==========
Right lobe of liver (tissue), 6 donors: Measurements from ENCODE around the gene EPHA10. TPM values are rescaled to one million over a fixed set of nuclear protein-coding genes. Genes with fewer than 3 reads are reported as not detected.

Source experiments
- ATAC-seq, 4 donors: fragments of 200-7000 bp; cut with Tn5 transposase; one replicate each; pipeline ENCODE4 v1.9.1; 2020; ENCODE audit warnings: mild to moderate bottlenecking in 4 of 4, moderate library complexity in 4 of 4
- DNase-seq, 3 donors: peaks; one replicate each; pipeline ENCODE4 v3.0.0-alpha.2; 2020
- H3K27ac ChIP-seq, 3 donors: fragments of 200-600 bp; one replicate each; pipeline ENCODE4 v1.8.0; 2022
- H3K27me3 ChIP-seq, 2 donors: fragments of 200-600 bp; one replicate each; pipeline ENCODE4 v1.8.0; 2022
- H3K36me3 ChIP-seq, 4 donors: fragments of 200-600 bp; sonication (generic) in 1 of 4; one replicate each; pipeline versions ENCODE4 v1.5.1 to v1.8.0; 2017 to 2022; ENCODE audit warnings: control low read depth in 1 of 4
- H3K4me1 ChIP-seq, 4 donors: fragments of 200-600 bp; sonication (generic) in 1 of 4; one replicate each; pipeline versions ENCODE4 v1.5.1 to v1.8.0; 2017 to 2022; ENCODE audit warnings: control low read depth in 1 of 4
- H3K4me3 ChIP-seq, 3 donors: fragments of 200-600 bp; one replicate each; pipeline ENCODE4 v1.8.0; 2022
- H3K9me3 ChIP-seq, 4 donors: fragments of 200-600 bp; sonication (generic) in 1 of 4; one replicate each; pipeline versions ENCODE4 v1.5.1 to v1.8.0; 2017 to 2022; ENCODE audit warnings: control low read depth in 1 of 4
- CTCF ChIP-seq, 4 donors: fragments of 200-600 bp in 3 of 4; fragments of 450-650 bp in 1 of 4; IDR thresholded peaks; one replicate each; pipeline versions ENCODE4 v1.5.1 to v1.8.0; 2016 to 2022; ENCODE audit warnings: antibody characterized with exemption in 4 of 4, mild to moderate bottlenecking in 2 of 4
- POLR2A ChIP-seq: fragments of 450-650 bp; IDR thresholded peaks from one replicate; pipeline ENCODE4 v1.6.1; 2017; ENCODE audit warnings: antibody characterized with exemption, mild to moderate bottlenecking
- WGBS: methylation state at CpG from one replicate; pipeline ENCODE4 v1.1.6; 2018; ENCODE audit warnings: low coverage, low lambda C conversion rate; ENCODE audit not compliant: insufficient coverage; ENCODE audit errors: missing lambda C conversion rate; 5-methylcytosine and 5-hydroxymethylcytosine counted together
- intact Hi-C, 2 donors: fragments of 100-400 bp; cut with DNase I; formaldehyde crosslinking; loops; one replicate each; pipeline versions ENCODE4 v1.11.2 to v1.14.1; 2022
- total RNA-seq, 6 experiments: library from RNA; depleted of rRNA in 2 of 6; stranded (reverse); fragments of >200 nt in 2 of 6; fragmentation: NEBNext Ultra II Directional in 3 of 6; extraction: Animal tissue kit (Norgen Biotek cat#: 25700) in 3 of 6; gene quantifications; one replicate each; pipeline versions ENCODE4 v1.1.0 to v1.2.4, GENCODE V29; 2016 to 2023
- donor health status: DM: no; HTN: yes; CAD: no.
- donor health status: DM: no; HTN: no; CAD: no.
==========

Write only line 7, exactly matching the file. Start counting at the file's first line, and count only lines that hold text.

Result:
- H3K36me3 ChIP-seq, 4 donors: fragments of 200-600 bp; sonication (generic) in 1 of 4; one replicate each; pipeline versions ENCODE4 v1.5.1 to v1.8.0; 2017 to 2022; ENCODE audit warnings: control low read depth in 1 of 4